Nov. 13, 2001: President George W. Bush issues order authorizing military commissions to try suspected terrorists. March 21, 2002: Pentagon releases procedures for military commission trials. July 3, 2003: President Bush identifies six detainees subject to trial by military commission — two Brits, one Australian, two Yemenis, and a Sudan national. Aug. 2, 2003: The National Association of Criminal Defense Lawyers resolves that it is unethical for attorneys to represent those accused before military commissions, because the conditions imposed by the Pentagon make it impossible for counsel to provide adequate representation. Oct. 30, 2003: Then-chief prosecutor Army Col. Frederic Borch III indicates that commission trials are “imminent.” Feb. 24, 2004: The Pentagon charges the first defendants before military commissions. March 11-15, 2004: E-mails sent by two Air Force lawyers assigned to the military commission prosecution team describe serious problems with the prosecution effort. April 30, 2004: The Defense Department inspector general concludes that prosecution problems do not constitute criminal or ethical misconduct. June 28, 2004: The U.S. Supreme Court rules that Guant�namo Bay prisoners can challenge their detentions in federal court. Aug. 24, 2004: The first military commission proceedings convene at the U.S. Naval Base at Guant�namo Bay, Cuba. Nov. 8, 2004: Military commission hearings halt abruptly when the U.S. District Court for the District of Columbia rules in a case brought by Salim Ahmed Hamdan that the procedures for military commissions are illegal. January 25, 2005: Under pressure from the British government, the Pentagon releases two British nationals set to be tried by military commission. July 15, 2005: The U.S. Court of Appeals for the D.C. Circuit reverses a district court ruling and upholds the use of military commissions to try Hamdan. Supreme Court nominee John Roberts Jr. is criticized for participating in the case while interviewing with administration officials to fill the chief justice vacancy. Aug. 8, 2005: Hamdan’s lawyers seek Supreme Court review of D.C. Circuit ruling. Aug. 31, 2005: Pentagon publicizes changes to military commission procedures. Nov. 18, 2005: The military commission trial of David Hicks is scheduled to restart at Guant�namo Bay.

In defense, Pentagon officials say that building a court system from scratch is no easy feat. The military commissions, authorized by President George W. Bush on Nov. 13, 2001, were modeled after a tribunal used during World War II for the trial of eight Nazi saboteurs captured on U.S. soil. The Supreme Court upheld those proceedings in 1942 in the well-known case of Ex parte Quirin. White House and Justice Department lawyers believed that close adherence to the Quirin precedent would bolster the legal legitimacy of the commissions. But the five-page document authorizing the commissions gave scant guidance to Pentagon lawyers responsible for making the directive into a workable set of rules and procedures. It also caused concerns for uniformed military lawyers, who felt the system the White House wanted simply didn’t belong in the modern era. In March 2002, the Pentagon published its first set of regulations, which established that defendants would be presumed innocent and be allowed to attend some, if not all, portions of their trials. Under the rules, a unanimous vote of commission members would be required to impose a death sentence. Such protections were hard won, says one Army lawyer involved in drafting the rules, who spoke on the condition of anonymity. “There was a lot of tension with the DOD general counsel’s office,” the lawyer says. “The Army wanted to give more rights to detainees. Our recommendations weren’t always followed.” Those drafting the rules say there was a strong sense of urgency about the mission. Col. William Lietzau, a Marine Corps lawyer who worked on the regulations, says he left his previous job in San Diego on Jan. 7, 2002, and arrived in Washington for his assignment at the Pentagon on Jan. 8. He passed up flight scheduled for a few days later, fearing that might he might miss out on crucial developments. “I assumed they had a trial ready to go, and I raced out there so I wouldn’t miss it,” Lietzau recalls. “Then I was frustrated that it took until March to put out the first basic rules. Now I realize how rapid that was in the overall picture.” Human rights advocates and criminal defense attorneys, who had been critical from the outset, continued to rail against the commissions even after the rules were issued. Many of their objections centered on the use of secret evidence and the lack of an independent appeals process. Commission rulings are reviewed not by a court but by a panel hand-picked for the task by the secretary of defense. In effect, critics argue, that system turns Donald Rumsfeld into the accuser, jailer, prosecutor, judge, jury, and executioner. COMMISSION BY OMISSION Two years after the president’s order, the administration finally appeared to be moving toward holding trials. By early 2003 the Pentagon had assembled its prosecution and defense teams and was preparing its first charges. In May, then-Deputy Defense Secretary Paul Wolfowitz took charge of the commissions. Shortly thereafter, Bush identified six detainees as eligible for the tribunals, setting the process in motion. By that October, then-chief prosecutor Army Col. Frederic Borch III felt comfortable telling lawyers at an American Bar Association breakfast briefing that the first trials were imminent. In some quarters of the Pentagon, however, the mood was much less optimistic. The president’s designation of two British nationals as candidates for commission trials had sparked unexpected tension between the United States and its closest ally. The White House did not want to appear to be giving special treatment to detainees from Western nations, so British Prime Minister Tony Blair’s sudden insistence on keeping his citizens from the commissions put the administration in an awkward bind. (Talks between the United States and Britain resulted in the release of British nationals Feroz Abbasi and Moazzem Begg in January 2005. In a bid to escape his trial, Hicks is now seeking British citizenship.) Several lawyers involved in the process say that as preparations began for the war in Iraq in late 2002, they sensed that there was no longer a strong appetite among top administration officials to have the commissions at all. It wasn’t due to any legal qualms. Rather, Ruth Wedgwood, an international law professor at Johns Hopkins University who has advised the Pentagon on commission procedures, says that Pentagon leaders came to realize they could hold suspects at Guant�namo Bay indefinitely — with or without trying them for war crimes. “Initially, many people instinctively thought, We have to figure out how to try these people. Over time, everyone in government, outside of government, in Congress, came to realize we didn’t need to try criminal cases to hold combatants for the duration of the hostilities. Military commissions were no longer essential,” Wedgwood says. In fact, Wedgwood says that compared with other procedures developed by the Pentagon, military commissions became less attractive, in part because of the risk that one might actually result in an acquittal. “The problem with the commission is that the standard of proof is 99.9 percent,” she says. “What if someone is acquitted criminally? Could you still hold them? That certainly wouldn’t play well on Al-Jazeera.” What’s more, Pentagon officials, including Wolfowitz, became increasingly absorbed by military efforts in Iraq, leaving commission lawyers to fend for themselves. “Although the order rushed out, the commissions languished,” says Scott Silliman, head of the Center on Law Ethics and National Security at Duke University School of Law. Silliman, a retired Air Force judge advocate, says that attorneys working on the commissions complained to him that their offices were understaffed and lacked basic supplies — including pencils and paper. “When you create something out of whole cloth, you have to make sure there is a budget stream and personnel,” Silliman says. “That was not a priority.” THE IG WEIGHS IN Internal DOD documents suggest that problems related to the commissions in late 2003 and early 2004 went well beyond office supplies. An April 2004 inspector general report obtained by Legal Times summarizes interviews with more than 40 individuals involved in the commission process, most as members of the prosecution team. Several of those who spoke to investigators stated that allegations of abuse at Bagram Air Force base came to the attention of senior prosecutors, who did not report it to military investigators for roughly a month. One of those involved, a Navy JAG whose name is not included in the report, said he thought it “would be appropriate to gather more information on the matter” before reporting it. Though several lawyers stated that the delay in reporting the abuse allegations caused tension in the office, investigators concluded it did not amount to criminal or ethical misconduct. Gen. Jack Rives, who is now the acting judge advocate general of the Air Force, told investigators that he was troubled by what he saw when he visited the prosecution office in February 2004, just after the first military commission charges were announced. Rives said that prosecutors seemed to have drafted charges first and were looking for evidence to support them. He also questioned the propriety of communications that had taken place between a lawyer in the prosecutor’s office and the individual selected to serve as presiding officer for the first commission. Rives believed the ex parte communication might constitute ethical misconduct. After the inspector general’s investigation, several lawyers, including then-chief prosecutor Borch, were reassigned. Borch, who has since retired from the military and is now clerk of the U.S. District Court for the Eastern District of North Carolina, declined to comment on his work as chief prosecutor. His statement to investigators, however, is summarized in the inspector general report. Borch defended his actions as chief prosecutor. He told investigators that allegations of abuse at Bagram were brought to his attention about a month after they were told to members of his team and that he immediately referred them to Army investigators. In an e-mail sent to colleagues in March 2004, Borch wrote, “I am convinced to the depth of my soul that all of us on the prosecution team are truly dedicated to the mission of the Office of Military Commissions — and that no one on the team has anything but the highest ethical principles. I am also convinced that what we are doing is critical to the Nation’s ongoing war on terrorism.” FOUR YEARS . . . AND COUNTING To those who believe in the commissions, their slow progress has been particularly frustrating. How do you defend a system with no record? “What we needed to do was have a fast trial,” says Lietzau, the Marine lawyer. “Then we’d be talking about an actual case and actual evidence instead of looking at what could happen in a hypothetical trial.” Perhaps the most serious blow to the administration’s commission plans hit on June 28, 2004, when the Supreme Court held that federal courts could consider suits brought by prisoners at Guant�namo Bay. The 6-3 ruling poked a hole in the administration’s strategy and opened the door to suits on behalf of commission defendants. Preliminary hearings in the first military commission cases had just gotten under way in November 2004 when the first federal court ruling to consider the legality of the commissions brought proceedings to a screeching halt. That decision, from Judge James Robertson of the U.S. District Court for the District of Columbia, in Hamdan v. Rumsfeld, held that the commissions did not meet basic standards of due process. Robertson specifically objected to rules allowing prosecutors to present classified evidence outside the presence of the defendant. Law professor John Yoo, who backed the military commissions as a lawyer in the Justice Department’s Office of Legal Counsel from 2001 to 2003, says the commissions have not been given a chance to work because the federal courts keep intervening. “Basically, on the law as it existed when the White House and Defense Department decided to create military commissions, we had every reasonable expectation that there wouldn’t be judges interfering or micromanaging the process,” says Yoo, who teaches constitutional law at the University of California at Berkeley. In July the U.S. Court of Appeals for the D.C. Circuit reversed Robertson’s ruling and sanctioned the use of military commissions. The Supreme Court is expected to indicate this week whether it will review the case. Meanwhile, Hicks’ lawyers have asked Judge Colleen Kollar-Kotelly of the U.S. District Court for the District of Columbia to block the Pentagon from trying Hicks before a military commission. In a recent court filing, Hicks’ lawyers argue that the charges against the 30-year-old Australian are invalid and that four years of delay have violated his right to a speedy trial. “It’s four years after the White House said they would use military commissions,” says Mori, Hicks’ lead military counsel. “People have been in jail all that time and they’re only now bringing the first person to trial.” For his part, Mori will continue to do everything he can to see that his client never faces a commission trial — speedy or otherwise. “The military commission system will not provide a full and fair trial, whether it starts today, in a month, or in three months.”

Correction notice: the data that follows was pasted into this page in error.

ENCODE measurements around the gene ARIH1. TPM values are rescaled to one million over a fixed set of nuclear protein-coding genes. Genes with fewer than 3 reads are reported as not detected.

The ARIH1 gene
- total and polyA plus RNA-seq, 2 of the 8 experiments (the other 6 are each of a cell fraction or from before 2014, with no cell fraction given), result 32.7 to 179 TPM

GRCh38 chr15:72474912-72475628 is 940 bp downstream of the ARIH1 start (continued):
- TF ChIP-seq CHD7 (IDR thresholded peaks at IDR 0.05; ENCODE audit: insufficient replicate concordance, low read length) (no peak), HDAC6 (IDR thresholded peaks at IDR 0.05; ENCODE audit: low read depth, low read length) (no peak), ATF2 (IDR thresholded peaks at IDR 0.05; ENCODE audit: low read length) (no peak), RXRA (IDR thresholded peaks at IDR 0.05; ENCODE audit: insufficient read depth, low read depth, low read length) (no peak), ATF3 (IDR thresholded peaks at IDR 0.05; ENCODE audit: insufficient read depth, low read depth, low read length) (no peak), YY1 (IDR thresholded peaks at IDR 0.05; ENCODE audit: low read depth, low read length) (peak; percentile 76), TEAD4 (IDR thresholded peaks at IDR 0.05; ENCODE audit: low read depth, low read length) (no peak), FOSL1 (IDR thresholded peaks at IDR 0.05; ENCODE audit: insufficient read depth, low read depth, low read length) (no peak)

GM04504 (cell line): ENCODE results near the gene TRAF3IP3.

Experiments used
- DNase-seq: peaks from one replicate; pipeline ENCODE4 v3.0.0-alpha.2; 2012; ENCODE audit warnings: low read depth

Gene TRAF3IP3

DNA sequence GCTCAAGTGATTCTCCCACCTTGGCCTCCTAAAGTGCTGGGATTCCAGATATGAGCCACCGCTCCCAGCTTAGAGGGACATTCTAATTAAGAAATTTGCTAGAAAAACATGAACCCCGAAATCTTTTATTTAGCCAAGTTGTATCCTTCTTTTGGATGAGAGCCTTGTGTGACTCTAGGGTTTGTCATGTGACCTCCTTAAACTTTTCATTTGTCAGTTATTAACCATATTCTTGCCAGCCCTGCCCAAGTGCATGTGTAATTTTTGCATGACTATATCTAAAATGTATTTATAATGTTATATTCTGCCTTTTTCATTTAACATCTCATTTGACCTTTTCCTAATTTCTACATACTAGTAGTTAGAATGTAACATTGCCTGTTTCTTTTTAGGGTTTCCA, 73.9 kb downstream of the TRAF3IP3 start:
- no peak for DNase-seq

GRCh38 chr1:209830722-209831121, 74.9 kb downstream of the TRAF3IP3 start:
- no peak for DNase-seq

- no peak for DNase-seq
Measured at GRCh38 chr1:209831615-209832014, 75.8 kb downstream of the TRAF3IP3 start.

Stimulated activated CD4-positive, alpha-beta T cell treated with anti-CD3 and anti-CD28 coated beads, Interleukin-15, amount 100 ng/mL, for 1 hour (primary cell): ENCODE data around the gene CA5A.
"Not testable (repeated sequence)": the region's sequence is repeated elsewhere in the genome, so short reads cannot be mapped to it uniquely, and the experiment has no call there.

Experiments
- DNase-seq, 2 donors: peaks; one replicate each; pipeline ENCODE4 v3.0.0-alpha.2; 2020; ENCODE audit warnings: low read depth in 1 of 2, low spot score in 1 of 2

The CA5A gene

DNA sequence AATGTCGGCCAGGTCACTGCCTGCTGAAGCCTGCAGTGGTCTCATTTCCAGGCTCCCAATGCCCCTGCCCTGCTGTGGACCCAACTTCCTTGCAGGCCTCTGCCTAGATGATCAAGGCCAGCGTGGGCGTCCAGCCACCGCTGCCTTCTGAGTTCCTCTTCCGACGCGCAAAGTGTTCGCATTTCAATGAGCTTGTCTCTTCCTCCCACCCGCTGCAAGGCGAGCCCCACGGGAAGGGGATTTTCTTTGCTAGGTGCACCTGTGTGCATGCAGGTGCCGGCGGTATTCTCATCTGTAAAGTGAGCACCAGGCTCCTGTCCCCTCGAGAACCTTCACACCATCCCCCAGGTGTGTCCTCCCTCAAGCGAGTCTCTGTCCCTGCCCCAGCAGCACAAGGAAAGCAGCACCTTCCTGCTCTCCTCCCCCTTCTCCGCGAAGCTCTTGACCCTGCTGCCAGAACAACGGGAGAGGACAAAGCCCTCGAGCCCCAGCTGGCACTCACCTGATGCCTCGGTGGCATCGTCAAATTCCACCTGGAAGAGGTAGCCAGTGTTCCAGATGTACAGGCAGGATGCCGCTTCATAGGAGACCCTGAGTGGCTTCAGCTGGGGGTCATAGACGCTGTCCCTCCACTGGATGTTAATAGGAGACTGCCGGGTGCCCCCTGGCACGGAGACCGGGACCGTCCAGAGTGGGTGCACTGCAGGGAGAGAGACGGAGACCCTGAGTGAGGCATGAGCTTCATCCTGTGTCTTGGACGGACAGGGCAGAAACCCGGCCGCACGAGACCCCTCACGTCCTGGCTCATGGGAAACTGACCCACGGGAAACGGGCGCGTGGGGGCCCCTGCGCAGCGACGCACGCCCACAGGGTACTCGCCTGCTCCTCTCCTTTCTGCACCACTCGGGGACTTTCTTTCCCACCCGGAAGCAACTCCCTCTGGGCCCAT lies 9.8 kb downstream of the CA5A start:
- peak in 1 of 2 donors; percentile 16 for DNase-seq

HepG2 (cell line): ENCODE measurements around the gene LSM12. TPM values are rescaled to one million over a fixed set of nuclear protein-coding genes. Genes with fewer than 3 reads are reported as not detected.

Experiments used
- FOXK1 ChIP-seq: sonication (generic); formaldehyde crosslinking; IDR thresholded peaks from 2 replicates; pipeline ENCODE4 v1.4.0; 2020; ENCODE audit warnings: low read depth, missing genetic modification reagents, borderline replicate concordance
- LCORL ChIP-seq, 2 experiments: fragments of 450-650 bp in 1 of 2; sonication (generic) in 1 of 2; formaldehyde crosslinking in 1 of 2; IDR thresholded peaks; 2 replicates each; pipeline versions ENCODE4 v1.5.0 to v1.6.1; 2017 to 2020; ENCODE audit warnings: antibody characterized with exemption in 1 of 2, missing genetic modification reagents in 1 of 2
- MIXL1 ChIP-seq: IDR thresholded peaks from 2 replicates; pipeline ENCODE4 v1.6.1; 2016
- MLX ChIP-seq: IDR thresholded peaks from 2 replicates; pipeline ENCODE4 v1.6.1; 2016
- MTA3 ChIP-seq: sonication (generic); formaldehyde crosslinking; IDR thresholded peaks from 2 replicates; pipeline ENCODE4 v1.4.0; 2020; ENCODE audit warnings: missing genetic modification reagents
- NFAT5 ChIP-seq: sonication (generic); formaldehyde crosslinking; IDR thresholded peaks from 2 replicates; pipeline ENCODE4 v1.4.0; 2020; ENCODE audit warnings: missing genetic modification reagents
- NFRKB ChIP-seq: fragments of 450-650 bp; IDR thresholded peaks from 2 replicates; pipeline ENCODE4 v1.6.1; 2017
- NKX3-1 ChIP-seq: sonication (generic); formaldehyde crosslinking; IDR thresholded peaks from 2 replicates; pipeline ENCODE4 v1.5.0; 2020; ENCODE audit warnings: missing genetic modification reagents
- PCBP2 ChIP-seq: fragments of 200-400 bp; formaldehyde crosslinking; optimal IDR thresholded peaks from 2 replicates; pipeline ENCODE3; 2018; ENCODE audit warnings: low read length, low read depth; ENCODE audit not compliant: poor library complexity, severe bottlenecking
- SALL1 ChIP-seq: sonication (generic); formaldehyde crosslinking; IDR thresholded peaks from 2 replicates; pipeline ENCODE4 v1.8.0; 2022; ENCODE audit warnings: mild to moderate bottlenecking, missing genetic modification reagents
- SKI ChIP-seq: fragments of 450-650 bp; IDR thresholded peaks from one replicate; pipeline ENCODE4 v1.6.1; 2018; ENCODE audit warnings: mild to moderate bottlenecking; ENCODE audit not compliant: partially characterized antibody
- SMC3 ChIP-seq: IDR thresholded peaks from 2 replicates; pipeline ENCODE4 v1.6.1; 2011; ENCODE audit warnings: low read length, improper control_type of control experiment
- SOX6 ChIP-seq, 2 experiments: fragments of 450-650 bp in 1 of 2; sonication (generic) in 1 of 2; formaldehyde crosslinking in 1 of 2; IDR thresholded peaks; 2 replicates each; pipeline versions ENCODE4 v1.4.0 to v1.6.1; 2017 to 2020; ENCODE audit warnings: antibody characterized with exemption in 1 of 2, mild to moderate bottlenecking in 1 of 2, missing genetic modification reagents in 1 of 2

Vanessa Blum can be contacted at [email protected].